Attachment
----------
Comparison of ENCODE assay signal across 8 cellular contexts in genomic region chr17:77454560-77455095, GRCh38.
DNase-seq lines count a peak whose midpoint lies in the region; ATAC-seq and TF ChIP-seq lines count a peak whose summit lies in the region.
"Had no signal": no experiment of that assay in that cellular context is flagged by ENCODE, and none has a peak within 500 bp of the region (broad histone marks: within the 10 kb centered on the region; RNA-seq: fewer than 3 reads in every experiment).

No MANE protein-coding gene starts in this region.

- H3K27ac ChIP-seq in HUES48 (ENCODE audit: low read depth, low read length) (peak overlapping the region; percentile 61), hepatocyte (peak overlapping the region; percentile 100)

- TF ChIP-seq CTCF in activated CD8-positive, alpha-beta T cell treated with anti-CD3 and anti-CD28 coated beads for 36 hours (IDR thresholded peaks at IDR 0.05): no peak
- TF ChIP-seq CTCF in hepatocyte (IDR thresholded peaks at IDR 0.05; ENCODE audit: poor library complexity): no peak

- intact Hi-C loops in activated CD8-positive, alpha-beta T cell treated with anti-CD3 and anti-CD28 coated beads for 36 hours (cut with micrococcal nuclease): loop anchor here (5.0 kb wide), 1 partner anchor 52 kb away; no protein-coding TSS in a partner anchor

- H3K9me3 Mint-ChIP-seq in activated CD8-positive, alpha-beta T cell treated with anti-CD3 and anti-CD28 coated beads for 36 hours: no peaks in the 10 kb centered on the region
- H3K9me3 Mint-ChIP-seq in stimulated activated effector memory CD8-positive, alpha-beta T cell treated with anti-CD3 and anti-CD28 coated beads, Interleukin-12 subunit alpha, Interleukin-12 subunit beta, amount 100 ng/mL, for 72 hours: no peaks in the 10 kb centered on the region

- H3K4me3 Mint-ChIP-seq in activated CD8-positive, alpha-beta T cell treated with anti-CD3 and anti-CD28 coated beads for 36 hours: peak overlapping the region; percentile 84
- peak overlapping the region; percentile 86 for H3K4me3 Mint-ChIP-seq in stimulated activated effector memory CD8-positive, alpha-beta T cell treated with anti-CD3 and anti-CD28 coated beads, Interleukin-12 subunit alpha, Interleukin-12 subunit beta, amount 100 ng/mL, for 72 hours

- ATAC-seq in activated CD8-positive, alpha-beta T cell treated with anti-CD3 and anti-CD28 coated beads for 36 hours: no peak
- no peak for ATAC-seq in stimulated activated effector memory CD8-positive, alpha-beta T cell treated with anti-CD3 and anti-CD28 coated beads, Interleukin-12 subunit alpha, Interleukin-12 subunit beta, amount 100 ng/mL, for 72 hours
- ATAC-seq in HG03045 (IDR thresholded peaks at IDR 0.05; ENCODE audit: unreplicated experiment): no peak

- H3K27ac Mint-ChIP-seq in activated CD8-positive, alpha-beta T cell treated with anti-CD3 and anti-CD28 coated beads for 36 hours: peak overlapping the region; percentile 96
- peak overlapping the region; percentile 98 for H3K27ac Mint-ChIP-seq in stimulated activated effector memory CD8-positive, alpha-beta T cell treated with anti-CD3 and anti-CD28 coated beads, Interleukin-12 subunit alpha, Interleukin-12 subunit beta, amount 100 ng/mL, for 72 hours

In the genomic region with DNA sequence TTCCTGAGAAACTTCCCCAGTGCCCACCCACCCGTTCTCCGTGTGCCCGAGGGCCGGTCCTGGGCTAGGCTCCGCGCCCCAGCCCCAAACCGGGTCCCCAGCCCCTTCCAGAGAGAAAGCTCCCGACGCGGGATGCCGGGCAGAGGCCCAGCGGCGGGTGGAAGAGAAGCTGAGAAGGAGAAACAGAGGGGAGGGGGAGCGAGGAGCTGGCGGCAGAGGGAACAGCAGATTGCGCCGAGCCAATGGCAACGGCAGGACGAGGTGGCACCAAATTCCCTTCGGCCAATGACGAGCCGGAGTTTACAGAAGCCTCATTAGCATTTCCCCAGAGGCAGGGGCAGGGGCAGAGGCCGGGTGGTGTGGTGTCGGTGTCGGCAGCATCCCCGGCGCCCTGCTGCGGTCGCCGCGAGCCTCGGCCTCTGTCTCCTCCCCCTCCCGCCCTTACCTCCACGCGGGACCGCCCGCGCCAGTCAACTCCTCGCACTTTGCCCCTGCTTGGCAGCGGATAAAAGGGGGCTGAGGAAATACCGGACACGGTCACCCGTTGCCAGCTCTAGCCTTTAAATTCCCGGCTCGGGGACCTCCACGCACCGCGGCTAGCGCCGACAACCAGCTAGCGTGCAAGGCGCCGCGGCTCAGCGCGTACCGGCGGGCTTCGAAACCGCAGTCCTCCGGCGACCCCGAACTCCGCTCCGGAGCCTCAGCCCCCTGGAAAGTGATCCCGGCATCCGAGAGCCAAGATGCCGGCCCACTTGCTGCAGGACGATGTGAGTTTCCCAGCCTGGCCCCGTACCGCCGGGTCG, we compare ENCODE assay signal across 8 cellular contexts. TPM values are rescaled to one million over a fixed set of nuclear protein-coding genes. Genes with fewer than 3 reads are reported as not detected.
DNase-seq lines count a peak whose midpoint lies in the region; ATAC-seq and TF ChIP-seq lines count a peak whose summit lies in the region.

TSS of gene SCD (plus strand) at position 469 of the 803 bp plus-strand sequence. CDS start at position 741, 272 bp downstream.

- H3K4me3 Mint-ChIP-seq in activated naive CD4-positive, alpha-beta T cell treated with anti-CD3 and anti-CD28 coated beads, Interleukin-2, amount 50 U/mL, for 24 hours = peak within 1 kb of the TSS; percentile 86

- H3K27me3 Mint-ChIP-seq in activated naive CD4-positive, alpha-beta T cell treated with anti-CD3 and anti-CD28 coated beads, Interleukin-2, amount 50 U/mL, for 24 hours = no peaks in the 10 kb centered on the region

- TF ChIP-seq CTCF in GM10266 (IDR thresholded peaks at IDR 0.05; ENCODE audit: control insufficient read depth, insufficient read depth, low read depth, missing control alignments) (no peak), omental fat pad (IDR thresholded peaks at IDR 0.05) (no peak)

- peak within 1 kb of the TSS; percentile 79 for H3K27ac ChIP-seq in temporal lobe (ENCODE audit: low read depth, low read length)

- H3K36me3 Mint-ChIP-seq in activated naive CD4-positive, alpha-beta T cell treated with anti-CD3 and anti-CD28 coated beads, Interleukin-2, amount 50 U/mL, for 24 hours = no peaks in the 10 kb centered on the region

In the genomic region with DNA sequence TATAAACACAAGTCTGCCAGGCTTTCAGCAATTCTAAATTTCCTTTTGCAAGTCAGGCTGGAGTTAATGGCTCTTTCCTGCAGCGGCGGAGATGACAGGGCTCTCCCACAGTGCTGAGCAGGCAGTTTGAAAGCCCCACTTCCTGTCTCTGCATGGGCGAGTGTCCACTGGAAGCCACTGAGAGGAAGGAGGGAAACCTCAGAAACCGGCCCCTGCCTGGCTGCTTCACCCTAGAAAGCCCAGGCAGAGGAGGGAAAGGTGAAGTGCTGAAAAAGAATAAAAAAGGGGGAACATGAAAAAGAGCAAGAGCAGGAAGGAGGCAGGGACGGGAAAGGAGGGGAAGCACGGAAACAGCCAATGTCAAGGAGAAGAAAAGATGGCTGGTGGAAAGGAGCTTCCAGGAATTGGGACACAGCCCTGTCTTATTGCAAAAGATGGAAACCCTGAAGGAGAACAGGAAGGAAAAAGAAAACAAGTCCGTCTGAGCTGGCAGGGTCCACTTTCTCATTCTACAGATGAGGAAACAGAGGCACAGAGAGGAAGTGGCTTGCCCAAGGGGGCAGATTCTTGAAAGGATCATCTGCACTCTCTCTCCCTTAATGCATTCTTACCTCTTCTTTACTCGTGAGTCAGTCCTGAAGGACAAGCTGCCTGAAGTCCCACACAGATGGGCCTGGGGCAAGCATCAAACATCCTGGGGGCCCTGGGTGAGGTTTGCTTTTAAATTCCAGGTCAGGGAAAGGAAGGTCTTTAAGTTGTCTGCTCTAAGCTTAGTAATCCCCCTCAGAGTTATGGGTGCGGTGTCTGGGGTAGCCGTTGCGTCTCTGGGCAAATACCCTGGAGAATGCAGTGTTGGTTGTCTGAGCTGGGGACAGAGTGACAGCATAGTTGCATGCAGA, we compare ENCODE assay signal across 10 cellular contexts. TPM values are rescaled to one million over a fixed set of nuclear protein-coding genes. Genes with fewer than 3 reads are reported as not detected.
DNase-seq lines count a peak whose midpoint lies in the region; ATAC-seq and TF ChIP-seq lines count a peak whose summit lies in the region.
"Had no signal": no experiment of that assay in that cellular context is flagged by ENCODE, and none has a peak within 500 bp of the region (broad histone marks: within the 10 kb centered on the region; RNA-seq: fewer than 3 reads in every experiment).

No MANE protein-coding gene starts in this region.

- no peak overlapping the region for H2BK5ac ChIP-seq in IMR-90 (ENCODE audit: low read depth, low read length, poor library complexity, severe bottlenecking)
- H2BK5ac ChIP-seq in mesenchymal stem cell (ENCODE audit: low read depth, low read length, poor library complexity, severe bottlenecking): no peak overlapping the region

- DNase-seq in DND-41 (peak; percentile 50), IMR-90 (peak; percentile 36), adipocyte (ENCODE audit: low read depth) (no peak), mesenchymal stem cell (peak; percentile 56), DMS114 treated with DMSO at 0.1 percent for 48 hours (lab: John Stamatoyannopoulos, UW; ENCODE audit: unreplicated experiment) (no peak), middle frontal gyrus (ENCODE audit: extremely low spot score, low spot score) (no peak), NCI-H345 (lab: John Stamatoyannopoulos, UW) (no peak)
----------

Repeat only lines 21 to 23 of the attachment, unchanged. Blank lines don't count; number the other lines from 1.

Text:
- H3K4me3 Mint-ChIP-seq in activated naive CD4-positive, alpha-beta T cell treated with anti-CD3 and anti-CD28 coated beads, Interleukin-2, amount 50 U/mL, for 24 hours = peak within 1 kb of the TSS; percentile 86

- H3K27me3 Mint-ChIP-seq in activated naive CD4-positive, alpha-beta T cell treated with anti-CD3 and anti-CD28 coated beads, Interleukin-2, amount 50 U/mL, for 24 hours = no peaks in the 10 kb centered on the region

- TF ChIP-seq CTCF in GM10266 (IDR thresholded peaks at IDR 0.05; ENCODE audit: control insufficient read depth, insufficient read depth, low read depth, missing control alignments) (no peak), omental fat pad (IDR thresholded peaks at IDR 0.05) (no peak)